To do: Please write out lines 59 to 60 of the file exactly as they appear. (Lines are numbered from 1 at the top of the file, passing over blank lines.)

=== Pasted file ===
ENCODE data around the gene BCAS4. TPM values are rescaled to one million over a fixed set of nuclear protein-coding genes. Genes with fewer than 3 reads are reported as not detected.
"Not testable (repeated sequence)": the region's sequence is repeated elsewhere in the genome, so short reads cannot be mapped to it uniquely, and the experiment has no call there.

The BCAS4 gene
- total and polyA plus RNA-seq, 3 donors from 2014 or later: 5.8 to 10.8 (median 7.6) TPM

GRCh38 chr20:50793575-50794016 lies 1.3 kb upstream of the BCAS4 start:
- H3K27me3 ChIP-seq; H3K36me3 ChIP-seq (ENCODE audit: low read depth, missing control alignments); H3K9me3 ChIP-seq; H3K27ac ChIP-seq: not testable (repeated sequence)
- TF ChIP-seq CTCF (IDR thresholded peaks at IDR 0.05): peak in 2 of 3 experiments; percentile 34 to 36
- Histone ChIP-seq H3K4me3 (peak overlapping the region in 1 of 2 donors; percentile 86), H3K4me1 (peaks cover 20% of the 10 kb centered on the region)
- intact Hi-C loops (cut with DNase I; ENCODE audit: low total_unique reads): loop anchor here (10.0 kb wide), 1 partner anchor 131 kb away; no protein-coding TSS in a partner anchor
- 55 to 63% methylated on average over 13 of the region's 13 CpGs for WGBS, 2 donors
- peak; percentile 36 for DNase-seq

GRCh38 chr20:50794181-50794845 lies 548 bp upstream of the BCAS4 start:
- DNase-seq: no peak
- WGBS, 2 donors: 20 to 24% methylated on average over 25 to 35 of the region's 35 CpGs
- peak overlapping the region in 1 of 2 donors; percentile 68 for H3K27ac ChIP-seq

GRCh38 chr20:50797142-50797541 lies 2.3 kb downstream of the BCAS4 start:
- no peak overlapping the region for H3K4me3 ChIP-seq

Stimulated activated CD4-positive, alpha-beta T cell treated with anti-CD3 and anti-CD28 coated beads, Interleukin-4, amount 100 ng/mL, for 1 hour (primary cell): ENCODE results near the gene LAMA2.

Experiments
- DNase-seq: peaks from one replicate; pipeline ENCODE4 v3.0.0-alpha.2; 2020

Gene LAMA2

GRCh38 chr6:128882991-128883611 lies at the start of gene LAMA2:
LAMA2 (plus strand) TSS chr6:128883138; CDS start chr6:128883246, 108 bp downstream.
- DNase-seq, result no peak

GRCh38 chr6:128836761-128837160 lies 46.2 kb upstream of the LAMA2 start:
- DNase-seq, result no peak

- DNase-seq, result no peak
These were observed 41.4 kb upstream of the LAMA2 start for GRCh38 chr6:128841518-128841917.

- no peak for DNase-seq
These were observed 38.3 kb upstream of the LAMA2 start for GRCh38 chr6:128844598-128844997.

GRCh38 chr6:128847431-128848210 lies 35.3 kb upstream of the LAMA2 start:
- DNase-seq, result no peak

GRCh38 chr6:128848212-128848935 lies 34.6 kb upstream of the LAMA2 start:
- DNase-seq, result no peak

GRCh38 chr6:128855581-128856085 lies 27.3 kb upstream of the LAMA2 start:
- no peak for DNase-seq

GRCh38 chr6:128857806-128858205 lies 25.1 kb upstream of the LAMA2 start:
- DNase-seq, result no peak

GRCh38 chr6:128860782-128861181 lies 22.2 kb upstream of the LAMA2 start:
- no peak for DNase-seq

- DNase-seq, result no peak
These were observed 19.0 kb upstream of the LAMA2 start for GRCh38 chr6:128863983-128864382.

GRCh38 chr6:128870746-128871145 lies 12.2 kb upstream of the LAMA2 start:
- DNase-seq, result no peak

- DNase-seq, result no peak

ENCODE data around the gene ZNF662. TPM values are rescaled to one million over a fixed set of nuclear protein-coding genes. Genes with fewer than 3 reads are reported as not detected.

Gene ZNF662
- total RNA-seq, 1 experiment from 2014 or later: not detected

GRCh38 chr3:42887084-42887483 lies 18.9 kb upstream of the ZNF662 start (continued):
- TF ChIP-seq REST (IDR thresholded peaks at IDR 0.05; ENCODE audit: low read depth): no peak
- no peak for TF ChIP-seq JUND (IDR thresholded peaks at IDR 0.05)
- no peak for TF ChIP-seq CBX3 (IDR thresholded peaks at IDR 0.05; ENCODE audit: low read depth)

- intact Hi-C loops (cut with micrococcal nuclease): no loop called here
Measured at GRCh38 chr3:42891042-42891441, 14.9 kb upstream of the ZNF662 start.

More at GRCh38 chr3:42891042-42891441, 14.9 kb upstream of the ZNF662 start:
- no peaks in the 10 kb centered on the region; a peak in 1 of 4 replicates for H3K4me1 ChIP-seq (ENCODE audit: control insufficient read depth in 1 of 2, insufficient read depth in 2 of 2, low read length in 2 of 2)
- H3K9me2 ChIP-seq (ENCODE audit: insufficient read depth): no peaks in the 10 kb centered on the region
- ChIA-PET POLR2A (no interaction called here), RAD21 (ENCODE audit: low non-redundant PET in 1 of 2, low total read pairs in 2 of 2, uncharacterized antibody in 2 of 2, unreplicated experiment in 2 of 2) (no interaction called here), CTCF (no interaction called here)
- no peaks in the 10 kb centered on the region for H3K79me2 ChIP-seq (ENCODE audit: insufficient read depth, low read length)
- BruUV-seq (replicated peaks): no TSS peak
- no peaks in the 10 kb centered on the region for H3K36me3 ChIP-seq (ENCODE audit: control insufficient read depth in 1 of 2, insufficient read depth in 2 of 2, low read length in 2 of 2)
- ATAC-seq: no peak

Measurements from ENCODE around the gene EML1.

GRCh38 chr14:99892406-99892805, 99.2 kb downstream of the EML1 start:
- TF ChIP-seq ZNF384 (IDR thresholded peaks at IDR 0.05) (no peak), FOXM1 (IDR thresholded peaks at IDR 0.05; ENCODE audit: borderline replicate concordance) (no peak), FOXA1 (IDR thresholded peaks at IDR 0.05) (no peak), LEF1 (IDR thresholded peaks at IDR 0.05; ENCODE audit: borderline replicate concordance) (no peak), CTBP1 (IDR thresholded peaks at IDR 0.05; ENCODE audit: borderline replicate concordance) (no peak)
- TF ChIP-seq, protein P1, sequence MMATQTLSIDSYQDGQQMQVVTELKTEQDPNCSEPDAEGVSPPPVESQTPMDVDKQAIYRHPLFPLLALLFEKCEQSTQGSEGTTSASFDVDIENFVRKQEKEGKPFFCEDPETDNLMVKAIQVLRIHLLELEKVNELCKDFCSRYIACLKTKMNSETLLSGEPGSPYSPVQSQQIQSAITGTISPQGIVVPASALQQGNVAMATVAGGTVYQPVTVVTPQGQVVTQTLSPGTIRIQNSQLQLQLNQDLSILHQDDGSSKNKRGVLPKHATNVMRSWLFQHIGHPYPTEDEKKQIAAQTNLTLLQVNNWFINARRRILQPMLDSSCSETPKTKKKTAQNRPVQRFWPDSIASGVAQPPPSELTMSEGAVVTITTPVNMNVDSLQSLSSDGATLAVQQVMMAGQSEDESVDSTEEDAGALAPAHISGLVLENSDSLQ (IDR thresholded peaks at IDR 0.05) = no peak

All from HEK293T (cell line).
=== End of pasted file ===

- no peaks in the 10 kb centered on the region for H3K79me2 ChIP-seq (ENCODE audit: insufficient read depth, low read length)
- BruUV-seq (replicated peaks): no TSS peak